"Early on I had, like, 20 gestures," Chrzanowski said. His bosses at Vicarious told him to tone things down because they didn't think people could remember all of that. Stripped down to a handful, the gestures were initially really big. To do something super you'd have to make a super-sized move.
"We had an extreme level of effort and you had to whip the controller like that," Chrzanowski said, making a big swing of his arm. "I went home and was like, 'Wow, my arm's stronger.' "
The point of the game, though, wasn't to deliver a workout. And so they made the game accommodate a broader range of moves.
"You can swing the controller around like a madman if you want to and get all immersed in it, or a basic flick of the wrist will get everything accomplished." The analog stick on the Wii's nunchuck attachment controls movement.
Just as the team working on Activision's "Tony Hawk" Wii game messed around with taping the Wii controller to a skateboard and other unusual applications, Vicarious Visions explored some detours of its own. Before focusing the gesture controls on triggering superhero moves, the developers considered making a point-and-click version of the game using just the Wii remote. Then they tried a version Chrzanowski described as "tilt and roll," in which tilting the remote forward made a character walk forward; a tilt back made them move back; and rolls to the left and right made the character turn in the respective direction. "That was cool, but we felt we could have done more," he said.
They're doing more but being sure not to do too much more. Chrzanowski controlled the game like a shy conductor leading a symphony, with small, fluid, consecutive motions. He felt good as he demoed. And he didn't seem to get the Wii confused. Neither did two reporters testing the machine. There will be a few more guinea pigs when the game launches later this year.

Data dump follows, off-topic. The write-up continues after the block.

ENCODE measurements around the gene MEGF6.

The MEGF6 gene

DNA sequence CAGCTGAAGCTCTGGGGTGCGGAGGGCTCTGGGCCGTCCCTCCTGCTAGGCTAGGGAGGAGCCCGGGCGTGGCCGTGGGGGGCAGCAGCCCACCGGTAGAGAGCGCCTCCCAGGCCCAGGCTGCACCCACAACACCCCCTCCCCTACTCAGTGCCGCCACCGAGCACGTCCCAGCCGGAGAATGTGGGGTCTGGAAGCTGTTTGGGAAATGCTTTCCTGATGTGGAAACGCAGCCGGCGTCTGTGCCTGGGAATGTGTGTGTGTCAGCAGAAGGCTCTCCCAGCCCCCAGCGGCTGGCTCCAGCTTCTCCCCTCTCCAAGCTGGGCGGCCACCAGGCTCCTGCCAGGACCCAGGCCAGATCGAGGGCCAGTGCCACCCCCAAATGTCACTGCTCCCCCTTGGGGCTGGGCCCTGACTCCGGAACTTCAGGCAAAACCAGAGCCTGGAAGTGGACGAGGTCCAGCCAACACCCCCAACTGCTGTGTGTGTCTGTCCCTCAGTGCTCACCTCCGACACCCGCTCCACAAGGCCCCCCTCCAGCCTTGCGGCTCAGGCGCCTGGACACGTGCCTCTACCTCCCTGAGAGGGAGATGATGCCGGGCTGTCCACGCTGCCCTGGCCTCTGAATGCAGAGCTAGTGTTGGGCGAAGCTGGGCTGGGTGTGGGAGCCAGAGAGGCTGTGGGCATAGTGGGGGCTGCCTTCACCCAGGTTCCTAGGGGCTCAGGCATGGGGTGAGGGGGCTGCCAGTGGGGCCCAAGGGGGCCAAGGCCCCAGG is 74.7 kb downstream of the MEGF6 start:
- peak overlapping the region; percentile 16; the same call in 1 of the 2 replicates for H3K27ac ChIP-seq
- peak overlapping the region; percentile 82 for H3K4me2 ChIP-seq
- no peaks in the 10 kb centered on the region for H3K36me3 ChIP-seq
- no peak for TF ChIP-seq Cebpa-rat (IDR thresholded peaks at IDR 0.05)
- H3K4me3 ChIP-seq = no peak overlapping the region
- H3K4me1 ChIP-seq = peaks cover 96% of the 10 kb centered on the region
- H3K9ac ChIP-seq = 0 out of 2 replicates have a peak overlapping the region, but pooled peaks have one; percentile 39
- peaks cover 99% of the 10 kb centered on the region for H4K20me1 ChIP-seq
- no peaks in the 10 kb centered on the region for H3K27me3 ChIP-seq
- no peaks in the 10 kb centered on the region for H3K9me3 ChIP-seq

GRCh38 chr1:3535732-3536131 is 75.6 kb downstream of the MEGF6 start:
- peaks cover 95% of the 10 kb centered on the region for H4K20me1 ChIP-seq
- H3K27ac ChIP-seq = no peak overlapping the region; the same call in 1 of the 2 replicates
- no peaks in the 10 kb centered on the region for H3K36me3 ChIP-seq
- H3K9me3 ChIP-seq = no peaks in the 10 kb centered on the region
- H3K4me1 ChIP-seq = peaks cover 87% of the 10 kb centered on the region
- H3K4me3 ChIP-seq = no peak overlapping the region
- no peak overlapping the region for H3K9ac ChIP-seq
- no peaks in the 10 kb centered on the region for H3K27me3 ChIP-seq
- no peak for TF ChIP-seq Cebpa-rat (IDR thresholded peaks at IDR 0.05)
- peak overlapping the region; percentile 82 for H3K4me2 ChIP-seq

More from the world of video games:
Skeptics of the motion-controlled Wii could do worse than check out the Nintendo DS' "StarFox Command," which will be released this week. On three home consoles going back to the Super NES, Nintendo and its development partners allowed gamers to control "StarFox" space fighters with the successors to the joystick: directional pads and analog sticks. Button presses made the fighters roll and flip. For "StarFox Command," steering and rolling is committed with gestures of the DS' stylus. Steering is a matter of sliding the stylus on the lower screen in whichever direction the player wants the fighter on the upper screen to move. A left-right scratch of the screen starts a barrel roll. Continued scratching keeps it going. Sometimes the game requires players to steer and roll at the same time, forcing gestures that feel akin to a frantic signing of a signature. The pleasure of scribbling moves that were once steered with small moves of the thumb should give an uncertain gamer a good clue as to whether the Wii's controller will be for them. ...
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Last week, a federal judge blocked a recently passed Louisiana law that would bar the sale of ultra-violent games to minors. The state joins California, Illinois, Michigan and Minnesota in having a recently passed state law blocked — some now permanently — by the federal court. In each case, the court cast doubt that regulation of the sale of explicit games would be anything but a violation of free speech. Of the laws passed to restrict the sale of games to minors in the last year, one Maryland law and a second in Louisiana have avoided a stumble. Both regulate only games that would be found obscene based on the same standards as other forms of entertainment, and both are backed by the video game industry. Future battles over the issue will play out through a pending court challenge to an Oklahoma law against explicit games and the promised countrywide legislation against violent games announced late last year by U.S. Senators Hillary Clinton (D-New York) and Joseph Lieberman (D-Connecticut).